by Stuart Spaulding —
CLIA Certified Landscape Irrigation Auditor Training & Communications Manager at DIG Corp.


What it is, what it does, and how to use it

If there is an electric irrigation valve installed on your property, there is a good chance it is equipped with a wheel or handle (or screw), located on the top of the valve. This is called the manual flow control handle. This “handle” can be turned (left or right) to adjust the volume of water flowing through the valve. Not all electric irrigation valves are equipped with this optional feature.







Please read on to learn more about this often-unexplained mechanism; the pros and cons, how it can be used to reduce water waste and more tips on maximizing the benefits of this common component of automatic irrigation control valves. 


  • The mechanism functions just like the handle on a faucet; turn it clockwise to reduce the flow, counterclockwise increases the flow of water passing through the irrigation valve.
  • The “handle” that turns could be in the shape of a wheel, a cross, a star, or triangle or it could be a screw that is contained by the valve cover (bonnet).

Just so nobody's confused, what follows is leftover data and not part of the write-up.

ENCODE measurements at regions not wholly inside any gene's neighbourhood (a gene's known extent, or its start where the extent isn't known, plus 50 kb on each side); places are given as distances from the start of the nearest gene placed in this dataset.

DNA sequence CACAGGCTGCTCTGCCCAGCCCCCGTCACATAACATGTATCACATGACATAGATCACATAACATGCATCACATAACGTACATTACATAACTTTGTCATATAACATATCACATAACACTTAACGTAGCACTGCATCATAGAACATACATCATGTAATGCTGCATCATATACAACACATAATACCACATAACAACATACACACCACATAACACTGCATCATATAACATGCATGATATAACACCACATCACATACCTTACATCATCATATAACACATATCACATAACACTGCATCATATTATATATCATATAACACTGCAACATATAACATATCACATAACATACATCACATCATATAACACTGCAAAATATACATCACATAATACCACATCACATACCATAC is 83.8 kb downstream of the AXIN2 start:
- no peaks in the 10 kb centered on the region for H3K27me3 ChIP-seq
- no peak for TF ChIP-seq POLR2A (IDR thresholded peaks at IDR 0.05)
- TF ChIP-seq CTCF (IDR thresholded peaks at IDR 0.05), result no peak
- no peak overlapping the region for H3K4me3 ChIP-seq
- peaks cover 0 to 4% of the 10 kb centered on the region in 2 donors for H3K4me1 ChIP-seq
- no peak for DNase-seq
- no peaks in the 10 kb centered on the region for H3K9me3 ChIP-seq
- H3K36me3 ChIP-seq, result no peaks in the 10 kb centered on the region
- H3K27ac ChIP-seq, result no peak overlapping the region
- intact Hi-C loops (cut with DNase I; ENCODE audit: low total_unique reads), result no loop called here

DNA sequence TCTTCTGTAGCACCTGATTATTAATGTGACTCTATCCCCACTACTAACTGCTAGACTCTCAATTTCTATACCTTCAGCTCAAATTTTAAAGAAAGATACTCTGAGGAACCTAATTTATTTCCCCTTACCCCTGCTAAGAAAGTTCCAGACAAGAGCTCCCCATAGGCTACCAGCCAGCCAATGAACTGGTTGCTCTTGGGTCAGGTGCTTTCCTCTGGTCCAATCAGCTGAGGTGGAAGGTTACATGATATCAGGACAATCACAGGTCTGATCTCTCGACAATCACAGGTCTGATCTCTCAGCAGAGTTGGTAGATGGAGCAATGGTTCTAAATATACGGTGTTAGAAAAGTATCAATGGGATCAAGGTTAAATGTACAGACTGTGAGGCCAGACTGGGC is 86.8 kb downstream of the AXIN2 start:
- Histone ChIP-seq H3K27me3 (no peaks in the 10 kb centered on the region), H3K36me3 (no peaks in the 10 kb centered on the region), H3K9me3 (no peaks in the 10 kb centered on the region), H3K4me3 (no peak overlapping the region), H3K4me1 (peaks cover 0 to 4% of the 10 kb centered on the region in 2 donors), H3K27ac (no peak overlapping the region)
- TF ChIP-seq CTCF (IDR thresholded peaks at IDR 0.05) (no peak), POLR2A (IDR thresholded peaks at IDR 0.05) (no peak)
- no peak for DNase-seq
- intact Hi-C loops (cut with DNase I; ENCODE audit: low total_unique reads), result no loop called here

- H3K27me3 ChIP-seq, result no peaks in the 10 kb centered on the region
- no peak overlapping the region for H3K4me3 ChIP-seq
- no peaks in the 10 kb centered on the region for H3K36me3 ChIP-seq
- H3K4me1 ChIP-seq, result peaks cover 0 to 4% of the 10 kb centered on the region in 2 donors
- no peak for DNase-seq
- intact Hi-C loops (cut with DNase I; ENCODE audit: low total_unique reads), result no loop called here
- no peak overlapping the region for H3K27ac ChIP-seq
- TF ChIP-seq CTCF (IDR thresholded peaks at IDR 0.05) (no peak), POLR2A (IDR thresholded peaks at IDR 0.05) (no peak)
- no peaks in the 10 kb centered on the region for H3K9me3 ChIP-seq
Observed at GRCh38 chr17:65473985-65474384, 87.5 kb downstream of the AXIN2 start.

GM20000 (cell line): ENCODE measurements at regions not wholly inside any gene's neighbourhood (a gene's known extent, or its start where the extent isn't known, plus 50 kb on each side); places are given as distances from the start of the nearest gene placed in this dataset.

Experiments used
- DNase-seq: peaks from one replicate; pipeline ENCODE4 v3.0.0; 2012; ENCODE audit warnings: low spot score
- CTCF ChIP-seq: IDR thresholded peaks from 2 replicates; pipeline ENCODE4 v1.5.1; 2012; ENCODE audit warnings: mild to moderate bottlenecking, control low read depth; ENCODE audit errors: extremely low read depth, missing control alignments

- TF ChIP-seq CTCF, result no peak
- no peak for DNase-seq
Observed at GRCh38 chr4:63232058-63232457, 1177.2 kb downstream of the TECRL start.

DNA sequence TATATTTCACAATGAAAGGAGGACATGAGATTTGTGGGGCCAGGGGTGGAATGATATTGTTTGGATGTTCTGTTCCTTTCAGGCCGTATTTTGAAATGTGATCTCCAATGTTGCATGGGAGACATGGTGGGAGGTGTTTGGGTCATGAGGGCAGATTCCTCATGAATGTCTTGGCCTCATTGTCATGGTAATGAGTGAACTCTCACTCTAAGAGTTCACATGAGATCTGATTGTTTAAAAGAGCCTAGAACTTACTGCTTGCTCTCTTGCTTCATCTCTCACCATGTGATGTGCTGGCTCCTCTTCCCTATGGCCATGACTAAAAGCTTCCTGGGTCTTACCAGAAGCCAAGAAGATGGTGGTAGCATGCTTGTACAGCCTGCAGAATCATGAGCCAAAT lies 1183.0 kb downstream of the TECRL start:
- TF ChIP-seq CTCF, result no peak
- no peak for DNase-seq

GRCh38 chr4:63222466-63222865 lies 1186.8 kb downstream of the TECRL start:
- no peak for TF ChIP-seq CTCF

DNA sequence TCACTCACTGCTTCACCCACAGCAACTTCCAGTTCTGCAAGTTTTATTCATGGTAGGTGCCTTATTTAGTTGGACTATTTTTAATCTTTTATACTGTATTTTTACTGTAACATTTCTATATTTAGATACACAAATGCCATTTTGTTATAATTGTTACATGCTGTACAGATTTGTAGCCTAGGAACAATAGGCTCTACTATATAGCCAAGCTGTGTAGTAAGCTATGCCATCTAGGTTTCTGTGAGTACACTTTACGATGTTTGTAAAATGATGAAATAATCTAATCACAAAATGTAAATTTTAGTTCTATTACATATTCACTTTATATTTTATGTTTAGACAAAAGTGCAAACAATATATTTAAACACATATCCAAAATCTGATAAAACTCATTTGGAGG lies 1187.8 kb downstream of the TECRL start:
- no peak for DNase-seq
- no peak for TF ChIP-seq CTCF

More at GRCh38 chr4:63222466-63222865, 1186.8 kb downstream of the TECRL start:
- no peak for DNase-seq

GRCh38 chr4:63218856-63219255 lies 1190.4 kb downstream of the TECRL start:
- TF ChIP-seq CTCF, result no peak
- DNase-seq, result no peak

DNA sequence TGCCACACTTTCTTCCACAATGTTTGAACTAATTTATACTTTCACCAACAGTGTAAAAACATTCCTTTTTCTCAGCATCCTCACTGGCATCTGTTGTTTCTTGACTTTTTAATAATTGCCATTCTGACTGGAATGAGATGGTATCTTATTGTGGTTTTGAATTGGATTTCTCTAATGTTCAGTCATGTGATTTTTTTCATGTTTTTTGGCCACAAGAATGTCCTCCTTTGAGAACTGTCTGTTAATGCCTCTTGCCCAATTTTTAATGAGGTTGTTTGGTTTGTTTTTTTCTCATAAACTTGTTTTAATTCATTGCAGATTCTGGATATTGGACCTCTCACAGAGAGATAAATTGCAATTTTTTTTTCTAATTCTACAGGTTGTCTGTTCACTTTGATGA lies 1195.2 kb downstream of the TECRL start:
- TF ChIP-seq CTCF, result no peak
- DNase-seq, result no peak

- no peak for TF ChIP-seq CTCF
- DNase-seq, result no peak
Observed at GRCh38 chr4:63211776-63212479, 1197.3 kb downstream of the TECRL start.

• The flow control is most useful for “fine tuning” a sprinkler system, i.e., reducing overspray (and fogging) and it is typically used to lower the operating pressure on sprinkler irrigation systems where high pressure is a concern.
  • The flow control does not provide significant benefit to drip systems, and many drip zone valves do not include this optional feature.
  • The flow control (if available) on a drip system valve should be set to be about 2 turns down from the maximum.
  • Adjustments to the valve’s flow control should only be made when the valve is opened electrically via the controller or timer.
  • The flow control can be a source of problems/trouble. Gardeners and others may turn it down while working and then fail to turn it back open before leaving.  
  • The flow control cannot function as a booster pump; the maximum flow through the valve can never be increased, but only decreased, by adjusting the flow control.
  • Valves without flow control are inherently less problematic, there are fewer parts and fewer opportunities for things to go wrong.


Thank you for reading! We hope you have learned more about this valve option and that this knowledge will be useful in your future irrigation endeavors!